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The Cultural Identity of Shabars Tribes: The Case Study of Mahasweta Devi's The Book of Hunter

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The Cultural Identity of Shabars Tribes: the Case Study of Mahasweta Devi's The Book of Hunter

Manish Kumar

School of Studies in Languages

Jiwaji University

Gwalior, India

Mahasweta Devi is a celebrated social activist and writer in India. She has spent her whole life among the aboriginals of West Bengal. She has made her readers and audiences come across the real plight of the tribal people of this part of the country. Being an student of Shanti Niketan, she has developed a deep understanding of the real needs of these people.

This paper will offer an analysis of Mahasweta Devi's novel The Book of Hunter,2002 (first published in Bengali as Byadhkanda in 1994) in which she gives a poignant depiction of the life of Shabars--the hunter tribes. The novel is inspired by the epic poem Abhayamangal (better known as Chandimangal) by the great medieval poet Kabikankan Mukundaram Chakrabarti. Abhayamangal is regarded as one of the most authentic portrayal of the medieval Bengal. The novel gives an account of Mukundaram's life, the socio-political turmoil of the times, his migration to Ararha and his interaction with the hunting community called akhetiyas. The young tribal couple, Kayla and Phulli is protagonists in her novel.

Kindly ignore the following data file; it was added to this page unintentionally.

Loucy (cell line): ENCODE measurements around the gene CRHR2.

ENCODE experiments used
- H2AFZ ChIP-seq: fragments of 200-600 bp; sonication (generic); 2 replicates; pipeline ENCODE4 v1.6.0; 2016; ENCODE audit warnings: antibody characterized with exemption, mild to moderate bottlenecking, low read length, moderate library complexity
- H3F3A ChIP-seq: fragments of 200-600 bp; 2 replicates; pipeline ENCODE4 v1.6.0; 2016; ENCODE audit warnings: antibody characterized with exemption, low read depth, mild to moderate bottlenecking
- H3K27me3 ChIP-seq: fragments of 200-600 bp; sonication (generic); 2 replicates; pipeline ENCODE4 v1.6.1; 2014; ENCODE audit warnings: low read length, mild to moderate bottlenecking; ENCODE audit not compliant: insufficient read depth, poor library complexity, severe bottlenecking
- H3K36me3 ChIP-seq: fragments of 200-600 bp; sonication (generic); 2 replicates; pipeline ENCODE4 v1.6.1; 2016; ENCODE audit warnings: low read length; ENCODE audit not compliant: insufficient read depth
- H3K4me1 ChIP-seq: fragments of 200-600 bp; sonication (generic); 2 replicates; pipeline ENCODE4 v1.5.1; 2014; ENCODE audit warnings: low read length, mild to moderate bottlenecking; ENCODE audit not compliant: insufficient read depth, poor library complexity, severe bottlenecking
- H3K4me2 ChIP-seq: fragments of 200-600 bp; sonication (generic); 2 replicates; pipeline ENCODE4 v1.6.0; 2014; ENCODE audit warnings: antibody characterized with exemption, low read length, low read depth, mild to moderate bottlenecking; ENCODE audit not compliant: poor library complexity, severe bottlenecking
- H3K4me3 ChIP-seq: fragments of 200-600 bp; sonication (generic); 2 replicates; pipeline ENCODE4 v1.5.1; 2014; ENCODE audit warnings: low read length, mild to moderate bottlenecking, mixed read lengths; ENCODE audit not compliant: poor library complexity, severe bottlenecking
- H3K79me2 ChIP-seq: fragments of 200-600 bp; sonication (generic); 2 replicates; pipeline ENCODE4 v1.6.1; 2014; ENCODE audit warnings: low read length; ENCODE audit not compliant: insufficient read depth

The novel also tells the story of the Shabars themselves. The nuanced account of the life of the Shabars, who guarded their customs from hegemonic Brahminical cults, is plotted against the story of how Mukundaram became a poet.

Devi also attempts to break the stigma about Shabars, declared "crime prone" by the Criminal Tribes Act 1871 and seeks to reestablish their lost tribal identity. She wrote that Mukundaram, who was of Brahminical descent, "lightened the burden of mainstream society's sin by writing Byadhkanda (one of the two parts of Abhayamangal from which Devi borrows the title of her novel)."

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